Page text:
Weston Career Center coaches gain elite accreditation in summer training program

  • September 3, 2021
  • By WashU Olin Business School
  • 3 minute read

All of Weston Career Center’s 20 coaches embarked on a rigorous 30-hour training program this summer designed to empower our students and alums to reach their highest career potential.

“The accredited coaching training provided our team with the toolkit needed to partner with students and alums at any point in their career journey,” said Jen Whitten, the WCC’s associate dean and director. “All of our coaches have rich backgrounds and experiences, plus knowledge in core coaching strategies.”

Every coach earned the designation of Certified MBA Career Coach/Certified University Career Coach. The WCC is now one of fewer than 10 programs globally to provide its entire team with this level of training.

The team embarked on training led by The Academies, where coaches had an opportunity to practice new skills through the online coaching sessions and, between training sessions, to pair up to practice on a biweekly basis.

Each coach committed to a demanding five-month training program that included diving into professional coaching competencies founded in neuroscience research coupled with career management strategies. The team had weekly classes and daily homework while actively implementing these skills in their daily coaching appointments and reporting insights each week. Not only did they need to practice, but also each coach was required to reflect on their coaching while also receiving feedback from our instructors multiple times.

A focus on student empowerment

A job and internship search can be stressful, so it was important the team know how to best support our students and alumni. A crucial part of our learning was recognizing and helping the student who is in the red zone (emotionally “hot”) get to the blue zone (emotionally “available”), where they can think more clearly. Overall, the course helped coaches focus less on giving advice and more on student empowerment.

The coaches were trained to ask powerful, open, empowered-future questions (e.g., “What do you think would motivate someone to say yes to your request?”), helping students to be curious, to make connections on their own, and to own the idea they have come up with.

They learned to avoid closed questions, giving advice slipped into a question itself, and leading students to a particular answer.

“This training provided me with a coaching structure and strategy which has elevated my conversations with students in an incredibly meaningful way,” said Karissa Rusu, career coach for students in Olin’s specialized master’s programs. “I have noticed that students are walking away from an appointment with a specific action step and greater confidence in their own skills and abilities.”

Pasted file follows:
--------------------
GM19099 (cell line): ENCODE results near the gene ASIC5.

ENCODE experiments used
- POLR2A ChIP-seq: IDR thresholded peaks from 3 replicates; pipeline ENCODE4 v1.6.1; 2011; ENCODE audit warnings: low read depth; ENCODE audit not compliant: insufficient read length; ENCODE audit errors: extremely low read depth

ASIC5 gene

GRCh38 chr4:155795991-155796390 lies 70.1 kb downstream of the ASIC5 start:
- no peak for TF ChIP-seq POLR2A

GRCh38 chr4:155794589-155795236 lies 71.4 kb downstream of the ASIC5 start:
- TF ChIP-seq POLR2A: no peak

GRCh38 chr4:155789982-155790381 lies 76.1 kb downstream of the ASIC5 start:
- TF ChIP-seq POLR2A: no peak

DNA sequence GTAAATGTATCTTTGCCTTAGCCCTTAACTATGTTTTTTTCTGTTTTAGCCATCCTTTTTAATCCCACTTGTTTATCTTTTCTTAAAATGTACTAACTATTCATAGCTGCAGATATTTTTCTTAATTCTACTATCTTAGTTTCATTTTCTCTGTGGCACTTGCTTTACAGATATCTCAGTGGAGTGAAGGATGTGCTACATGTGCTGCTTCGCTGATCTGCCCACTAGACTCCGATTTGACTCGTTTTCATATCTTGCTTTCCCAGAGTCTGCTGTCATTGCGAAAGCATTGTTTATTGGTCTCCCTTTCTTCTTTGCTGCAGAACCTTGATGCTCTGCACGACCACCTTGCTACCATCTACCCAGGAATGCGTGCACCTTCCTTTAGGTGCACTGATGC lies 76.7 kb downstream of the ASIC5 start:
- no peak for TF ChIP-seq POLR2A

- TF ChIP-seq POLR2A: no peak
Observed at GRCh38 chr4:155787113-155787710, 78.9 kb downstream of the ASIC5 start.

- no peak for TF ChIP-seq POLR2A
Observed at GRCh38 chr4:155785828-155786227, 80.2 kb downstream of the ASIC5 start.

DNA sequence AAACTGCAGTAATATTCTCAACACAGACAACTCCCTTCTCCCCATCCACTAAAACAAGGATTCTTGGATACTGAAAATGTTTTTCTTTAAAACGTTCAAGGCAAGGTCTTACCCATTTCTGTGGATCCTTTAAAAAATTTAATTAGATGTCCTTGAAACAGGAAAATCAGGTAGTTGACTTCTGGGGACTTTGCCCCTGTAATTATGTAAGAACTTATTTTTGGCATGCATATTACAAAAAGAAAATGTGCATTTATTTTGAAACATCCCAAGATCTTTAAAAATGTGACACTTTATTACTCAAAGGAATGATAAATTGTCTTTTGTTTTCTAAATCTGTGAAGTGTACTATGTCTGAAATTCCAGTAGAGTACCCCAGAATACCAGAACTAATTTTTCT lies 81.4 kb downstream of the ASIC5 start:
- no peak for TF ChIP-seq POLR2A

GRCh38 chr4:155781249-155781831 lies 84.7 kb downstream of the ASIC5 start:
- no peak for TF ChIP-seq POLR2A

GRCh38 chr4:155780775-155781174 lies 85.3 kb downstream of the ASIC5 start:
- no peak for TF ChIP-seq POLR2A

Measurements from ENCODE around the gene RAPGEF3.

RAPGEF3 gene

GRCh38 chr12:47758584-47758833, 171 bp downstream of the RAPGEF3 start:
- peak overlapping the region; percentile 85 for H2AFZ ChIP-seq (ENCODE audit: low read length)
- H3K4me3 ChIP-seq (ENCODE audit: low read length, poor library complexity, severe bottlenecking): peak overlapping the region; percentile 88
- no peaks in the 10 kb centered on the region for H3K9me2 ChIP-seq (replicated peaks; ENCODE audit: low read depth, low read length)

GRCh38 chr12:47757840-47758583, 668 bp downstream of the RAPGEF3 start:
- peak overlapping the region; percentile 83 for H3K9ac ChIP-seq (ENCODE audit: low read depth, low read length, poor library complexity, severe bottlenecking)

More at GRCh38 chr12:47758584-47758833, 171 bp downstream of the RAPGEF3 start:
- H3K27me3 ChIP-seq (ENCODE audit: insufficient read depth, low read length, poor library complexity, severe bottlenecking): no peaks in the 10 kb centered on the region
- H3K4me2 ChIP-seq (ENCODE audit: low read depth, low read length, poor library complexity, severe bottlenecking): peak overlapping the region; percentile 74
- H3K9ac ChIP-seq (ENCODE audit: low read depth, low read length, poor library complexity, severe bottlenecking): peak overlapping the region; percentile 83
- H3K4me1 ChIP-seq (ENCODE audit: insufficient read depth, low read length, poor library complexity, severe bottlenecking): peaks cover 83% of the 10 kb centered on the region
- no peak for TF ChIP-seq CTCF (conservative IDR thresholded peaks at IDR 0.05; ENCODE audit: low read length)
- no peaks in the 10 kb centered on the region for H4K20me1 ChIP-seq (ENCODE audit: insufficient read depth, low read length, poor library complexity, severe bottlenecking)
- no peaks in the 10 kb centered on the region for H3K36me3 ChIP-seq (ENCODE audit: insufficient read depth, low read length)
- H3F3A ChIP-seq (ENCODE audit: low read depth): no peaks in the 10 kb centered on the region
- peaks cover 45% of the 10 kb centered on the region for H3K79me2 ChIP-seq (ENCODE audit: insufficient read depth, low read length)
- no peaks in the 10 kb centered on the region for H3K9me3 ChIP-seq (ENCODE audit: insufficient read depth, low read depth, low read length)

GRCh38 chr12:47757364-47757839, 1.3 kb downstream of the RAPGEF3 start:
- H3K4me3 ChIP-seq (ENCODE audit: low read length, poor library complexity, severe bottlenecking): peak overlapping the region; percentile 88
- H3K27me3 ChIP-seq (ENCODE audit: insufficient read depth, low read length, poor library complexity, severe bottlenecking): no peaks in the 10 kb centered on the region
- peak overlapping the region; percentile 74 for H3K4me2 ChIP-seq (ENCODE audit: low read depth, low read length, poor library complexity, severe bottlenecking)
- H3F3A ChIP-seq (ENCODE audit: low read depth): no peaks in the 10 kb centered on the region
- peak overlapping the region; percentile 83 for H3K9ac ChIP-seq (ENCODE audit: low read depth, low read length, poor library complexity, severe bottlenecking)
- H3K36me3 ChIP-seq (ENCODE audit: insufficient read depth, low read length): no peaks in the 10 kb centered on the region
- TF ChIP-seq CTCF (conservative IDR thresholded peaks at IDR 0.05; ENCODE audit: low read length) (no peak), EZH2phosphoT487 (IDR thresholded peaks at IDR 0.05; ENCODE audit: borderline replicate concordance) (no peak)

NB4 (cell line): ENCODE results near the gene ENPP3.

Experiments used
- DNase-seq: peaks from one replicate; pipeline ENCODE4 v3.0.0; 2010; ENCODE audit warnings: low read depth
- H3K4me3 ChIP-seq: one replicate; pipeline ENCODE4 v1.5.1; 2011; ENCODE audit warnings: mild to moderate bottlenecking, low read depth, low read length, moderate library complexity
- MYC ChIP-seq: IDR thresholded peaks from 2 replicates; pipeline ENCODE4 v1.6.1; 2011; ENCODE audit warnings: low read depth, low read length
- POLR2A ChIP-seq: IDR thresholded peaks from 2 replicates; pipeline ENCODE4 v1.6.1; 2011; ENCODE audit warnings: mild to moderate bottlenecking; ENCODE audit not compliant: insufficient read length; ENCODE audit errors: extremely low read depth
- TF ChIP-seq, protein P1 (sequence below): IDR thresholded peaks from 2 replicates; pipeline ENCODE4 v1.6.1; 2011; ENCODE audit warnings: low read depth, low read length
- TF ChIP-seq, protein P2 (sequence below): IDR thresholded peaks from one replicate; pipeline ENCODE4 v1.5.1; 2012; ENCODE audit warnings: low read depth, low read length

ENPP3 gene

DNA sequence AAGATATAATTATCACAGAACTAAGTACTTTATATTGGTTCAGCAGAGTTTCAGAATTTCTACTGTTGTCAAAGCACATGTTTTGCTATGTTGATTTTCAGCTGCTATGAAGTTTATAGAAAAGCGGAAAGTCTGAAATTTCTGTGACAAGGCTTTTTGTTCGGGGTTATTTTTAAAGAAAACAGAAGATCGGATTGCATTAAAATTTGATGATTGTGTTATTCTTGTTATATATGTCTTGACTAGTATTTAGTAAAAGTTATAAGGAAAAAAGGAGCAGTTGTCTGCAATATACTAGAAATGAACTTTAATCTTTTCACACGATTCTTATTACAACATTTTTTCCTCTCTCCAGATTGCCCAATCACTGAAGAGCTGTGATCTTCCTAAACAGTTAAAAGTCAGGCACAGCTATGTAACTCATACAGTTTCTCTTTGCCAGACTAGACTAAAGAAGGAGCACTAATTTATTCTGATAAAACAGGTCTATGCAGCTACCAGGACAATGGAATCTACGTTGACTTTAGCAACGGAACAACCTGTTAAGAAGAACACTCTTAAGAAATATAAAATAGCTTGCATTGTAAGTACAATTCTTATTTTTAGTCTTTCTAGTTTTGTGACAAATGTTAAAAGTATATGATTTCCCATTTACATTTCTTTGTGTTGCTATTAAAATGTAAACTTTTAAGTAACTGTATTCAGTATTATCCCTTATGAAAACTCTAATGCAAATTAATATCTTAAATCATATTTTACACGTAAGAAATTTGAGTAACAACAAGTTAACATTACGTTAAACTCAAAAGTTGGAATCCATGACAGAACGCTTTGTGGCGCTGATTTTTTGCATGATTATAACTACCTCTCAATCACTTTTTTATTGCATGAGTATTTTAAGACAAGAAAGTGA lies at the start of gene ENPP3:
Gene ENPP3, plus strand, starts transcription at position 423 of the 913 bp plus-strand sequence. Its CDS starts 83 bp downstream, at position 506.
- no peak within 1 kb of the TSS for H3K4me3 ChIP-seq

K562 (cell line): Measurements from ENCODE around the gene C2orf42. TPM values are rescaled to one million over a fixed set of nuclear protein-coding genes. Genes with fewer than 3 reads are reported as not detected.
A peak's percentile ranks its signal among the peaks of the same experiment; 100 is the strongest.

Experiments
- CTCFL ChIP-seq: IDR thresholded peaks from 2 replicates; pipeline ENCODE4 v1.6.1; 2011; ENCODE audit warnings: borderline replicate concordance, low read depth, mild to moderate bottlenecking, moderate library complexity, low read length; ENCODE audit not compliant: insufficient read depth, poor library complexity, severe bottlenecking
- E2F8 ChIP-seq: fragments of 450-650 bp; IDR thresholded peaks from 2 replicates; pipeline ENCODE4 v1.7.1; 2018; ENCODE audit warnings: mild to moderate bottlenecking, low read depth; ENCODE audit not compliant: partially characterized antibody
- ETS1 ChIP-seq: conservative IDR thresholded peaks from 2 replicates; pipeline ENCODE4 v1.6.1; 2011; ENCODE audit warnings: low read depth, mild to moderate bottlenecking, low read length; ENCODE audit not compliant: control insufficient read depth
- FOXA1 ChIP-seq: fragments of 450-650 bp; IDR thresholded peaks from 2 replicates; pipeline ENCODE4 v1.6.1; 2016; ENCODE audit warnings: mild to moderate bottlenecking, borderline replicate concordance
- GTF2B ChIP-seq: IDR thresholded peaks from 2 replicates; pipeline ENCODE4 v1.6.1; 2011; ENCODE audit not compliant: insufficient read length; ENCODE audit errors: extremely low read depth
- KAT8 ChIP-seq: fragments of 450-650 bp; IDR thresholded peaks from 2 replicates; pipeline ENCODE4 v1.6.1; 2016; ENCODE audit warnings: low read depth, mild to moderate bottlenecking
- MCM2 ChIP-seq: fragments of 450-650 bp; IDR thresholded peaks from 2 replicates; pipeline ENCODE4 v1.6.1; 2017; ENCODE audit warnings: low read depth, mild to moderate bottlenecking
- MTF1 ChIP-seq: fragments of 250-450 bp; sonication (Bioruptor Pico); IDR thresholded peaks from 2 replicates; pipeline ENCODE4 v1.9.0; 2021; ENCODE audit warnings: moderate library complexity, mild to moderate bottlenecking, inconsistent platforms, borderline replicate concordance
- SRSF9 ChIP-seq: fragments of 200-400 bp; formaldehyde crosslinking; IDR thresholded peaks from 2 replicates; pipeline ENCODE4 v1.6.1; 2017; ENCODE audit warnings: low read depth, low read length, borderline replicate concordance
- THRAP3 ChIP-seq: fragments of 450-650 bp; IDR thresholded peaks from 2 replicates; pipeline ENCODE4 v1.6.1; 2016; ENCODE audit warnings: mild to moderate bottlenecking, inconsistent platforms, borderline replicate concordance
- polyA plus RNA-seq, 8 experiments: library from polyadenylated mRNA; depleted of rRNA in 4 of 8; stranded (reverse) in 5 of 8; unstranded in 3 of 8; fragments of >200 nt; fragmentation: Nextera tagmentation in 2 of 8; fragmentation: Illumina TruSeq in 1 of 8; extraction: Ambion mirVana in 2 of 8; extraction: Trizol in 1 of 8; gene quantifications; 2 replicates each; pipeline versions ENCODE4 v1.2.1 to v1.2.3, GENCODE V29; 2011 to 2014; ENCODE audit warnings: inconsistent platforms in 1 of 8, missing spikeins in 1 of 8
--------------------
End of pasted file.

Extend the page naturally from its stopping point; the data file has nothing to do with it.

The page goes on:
Propelling forward the job search

Amy Johnson, a career coach for Olin’s BSBA students, noticed a renewed focus on the development of students’ career search skills throughout the self, story, strategy and journey model.

“The result is further student empowerment to propel their job search forward in the days and weeks that follow,” she said.

Susan Britton, founder and president of The Academies, said she was impressed with the group’s willingness to be vulnerable and with the solid questions they brought to each lesson about the process. She also remarked on their determination to participate, think strategically and remain highly engaged.

“The coaches were willing to take risks,” she said. “They recognized the change management taking place and still had an eye on the big picture.”

Eight core competencies

The International Coaching Federation has defined eight core competencies taught throughout the training:

  • Demonstrates ethical practice
  • Embodies a coaching mindset
  • Establishes and maintains agreements
  • Cultivates trust and safety
  • Maintains presence
  • Listens actively
  • Evokes awareness
  • Facilitates client growth

Pictured above, WCC career coaches from left to right, starting at the top row: Lenore Albee, Nan Barnes, Janelle Brooks, Taylor Burns, Chris Collier, Don Halpin, Mary Houlihan, Chesley Hundley, Meg Hunt, Amy Johnson, Christine Keller, Danny Kim, Jennifer Krupp, Anne Petersen, Sally Pinckard, Karissa Rusu, Mark Schlafly, Molly Sonderman, Molly Thompson and Jennifer Whitten.

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Washington University in Saint Louis

WashU Olin Business School

Firmly established at the Gateway to the West, Olin Business School at Washington University in St. Louis stands as the gateway to something far grander in scale. The education we deliver prepares our students to thoughtfully make difficult decisions—the kind that can change the world.

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